Pressure group aghast at Hillingdon ID card scheme
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Has Hillingdon Borough managed to find a way to introduce an ID card scheme that is non-intrusive, respects civil liberties – and is actually welcomed by local residents?
According to pressure group NO2ID, the answer is....no.
In June, Hillingdon started to issue "HillingdonFirst" cards to residents, offering "access to services and privileges not available to non-residents". The council began sending cards out to residents over 18 on 15th June. According to the Hillingdon council website: "We will only store and print your name and card number. No address or financial information will be stored or printed on the card".
The card is a key to a backend database that links through to other data stored. However, a spokesman for the Council was at pains to stress that the focus of this scheme was on access to council services, and the provision of benefits to local residents, as opposed to any monitoring or data gathering function.
When the card is used, a URN may be logged – but the look-up from URN to individual can only be accessed by a small number of individuals within the Council’s management team.
He explained further: "There is no obligation on local residents to use this card. However, some services, such as access to the local library or the Household Waste facilities, will only be made available on production of a card."
Preferential parking rates are available to residents using the card when they pay, and there are plans to install technology in local leisure centres, to provide Hillingdon residents with similar privileges there. The Council is also in talks with Transport for London to determine whether the card can be used on local transport.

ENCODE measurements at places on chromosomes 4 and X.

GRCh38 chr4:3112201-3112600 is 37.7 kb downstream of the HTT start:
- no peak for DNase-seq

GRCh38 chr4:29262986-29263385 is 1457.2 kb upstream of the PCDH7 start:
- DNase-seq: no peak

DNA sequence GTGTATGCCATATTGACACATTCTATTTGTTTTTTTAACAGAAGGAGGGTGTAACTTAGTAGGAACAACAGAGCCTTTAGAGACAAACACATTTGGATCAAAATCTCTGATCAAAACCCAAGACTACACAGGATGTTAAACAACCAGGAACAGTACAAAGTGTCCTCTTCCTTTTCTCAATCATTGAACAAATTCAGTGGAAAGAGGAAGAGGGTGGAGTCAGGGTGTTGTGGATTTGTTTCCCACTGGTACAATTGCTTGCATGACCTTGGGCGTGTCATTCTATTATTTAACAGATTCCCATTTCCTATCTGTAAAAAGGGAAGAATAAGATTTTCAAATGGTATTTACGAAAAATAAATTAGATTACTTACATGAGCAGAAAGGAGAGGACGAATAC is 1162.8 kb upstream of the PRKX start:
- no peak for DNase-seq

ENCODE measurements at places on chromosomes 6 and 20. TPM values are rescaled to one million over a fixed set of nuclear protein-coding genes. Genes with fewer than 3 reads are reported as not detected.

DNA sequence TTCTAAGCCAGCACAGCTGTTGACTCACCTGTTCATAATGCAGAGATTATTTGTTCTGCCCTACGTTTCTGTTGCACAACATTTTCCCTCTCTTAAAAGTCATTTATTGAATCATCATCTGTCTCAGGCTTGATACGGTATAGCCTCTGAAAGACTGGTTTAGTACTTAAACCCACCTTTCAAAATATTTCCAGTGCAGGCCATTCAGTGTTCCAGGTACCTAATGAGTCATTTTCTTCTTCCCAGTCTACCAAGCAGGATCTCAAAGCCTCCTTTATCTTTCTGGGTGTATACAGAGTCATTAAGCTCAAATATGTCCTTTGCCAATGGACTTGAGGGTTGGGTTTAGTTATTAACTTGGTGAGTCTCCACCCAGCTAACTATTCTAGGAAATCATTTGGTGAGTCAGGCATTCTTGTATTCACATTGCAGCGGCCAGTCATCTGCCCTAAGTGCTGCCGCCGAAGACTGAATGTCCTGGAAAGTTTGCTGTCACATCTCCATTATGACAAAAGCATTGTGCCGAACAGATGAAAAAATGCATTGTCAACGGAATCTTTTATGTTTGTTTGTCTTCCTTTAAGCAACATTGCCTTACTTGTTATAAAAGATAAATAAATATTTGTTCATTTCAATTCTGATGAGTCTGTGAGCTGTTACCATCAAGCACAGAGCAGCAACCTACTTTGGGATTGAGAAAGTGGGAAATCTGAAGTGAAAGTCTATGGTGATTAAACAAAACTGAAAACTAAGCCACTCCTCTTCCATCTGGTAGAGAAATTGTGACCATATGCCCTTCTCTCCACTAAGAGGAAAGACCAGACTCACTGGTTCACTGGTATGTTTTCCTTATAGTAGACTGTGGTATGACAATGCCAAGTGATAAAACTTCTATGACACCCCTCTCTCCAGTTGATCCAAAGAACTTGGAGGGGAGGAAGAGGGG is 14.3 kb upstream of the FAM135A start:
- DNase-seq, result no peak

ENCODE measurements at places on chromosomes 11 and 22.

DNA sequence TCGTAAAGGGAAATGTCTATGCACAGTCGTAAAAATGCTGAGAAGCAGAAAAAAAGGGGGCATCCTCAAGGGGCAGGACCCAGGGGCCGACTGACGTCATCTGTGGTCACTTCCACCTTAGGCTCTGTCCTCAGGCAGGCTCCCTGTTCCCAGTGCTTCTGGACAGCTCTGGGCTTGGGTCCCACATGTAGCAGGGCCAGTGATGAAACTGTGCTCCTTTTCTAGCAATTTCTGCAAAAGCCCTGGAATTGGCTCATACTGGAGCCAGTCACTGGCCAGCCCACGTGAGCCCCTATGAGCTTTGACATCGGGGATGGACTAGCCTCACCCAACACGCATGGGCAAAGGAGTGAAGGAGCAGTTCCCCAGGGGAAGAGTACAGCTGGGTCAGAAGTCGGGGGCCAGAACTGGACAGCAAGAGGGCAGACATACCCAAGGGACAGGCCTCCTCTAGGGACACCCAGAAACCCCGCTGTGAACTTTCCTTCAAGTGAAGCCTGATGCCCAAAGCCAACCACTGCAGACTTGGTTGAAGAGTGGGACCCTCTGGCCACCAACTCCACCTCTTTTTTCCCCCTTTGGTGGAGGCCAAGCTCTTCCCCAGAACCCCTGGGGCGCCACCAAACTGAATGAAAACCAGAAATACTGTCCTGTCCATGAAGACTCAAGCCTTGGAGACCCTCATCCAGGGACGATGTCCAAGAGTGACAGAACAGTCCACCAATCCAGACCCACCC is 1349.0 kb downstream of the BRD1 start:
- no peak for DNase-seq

Around 400 businesses have signed up to a scheme which means that, on presentation of the card, local residents will receive discounts or other benefits. In other words, the card is primarily a "privilege card".
So far, there appears to be widespread public support for the card. In consultation carried out prior to introduction of the card, the focus was on the discount side of the equation, and residents expressed themselves in favour of it by a wide majority. So far, this focus appears to have been carried through into practice, as Hillingdon Council’s spokesman explained: "businesses don’t really need to know the id of the person they are dealing with. If cards are occasionally loaned to non-residents, that is unlikely to cause any great grief."
Michael Parker, of campaign group NO2ID, spoke to El Reg. He said: "NO2ID is concerned about the normalisation of handing over huge amounts of info where there is no clear need and no clear strategy for how it will be used.
"This scheme looks fairly innocuous: the danger is it could be a Trojan Horse for future feature creep, leading to the card being far more like a traditional ID card. Our experience of "entitlement cards" in many areas around the country is that although they are marketed as providing privileges to local residents, they almost always end up being little more than excuses for data-gathering."
He added: "All these schemes would work as well with all information on the card and nothing on a central database."
In this case, the initiative appears to have less to do with the drive towards a database state, and far more to do with Hillingdon Council finding new ways to fund their services via stealth taxes. Their stated aim is for this scheme to cost nothing overall, as the price of local services will be fixed for residents – but increased for anyone coming in to Hillingdon from outside the Borough.
If other Councils buy in to this approach, then over the long term it might encourage individuals to make greater use of local services, as the price of out of area services becomes relatively more expensive. ®
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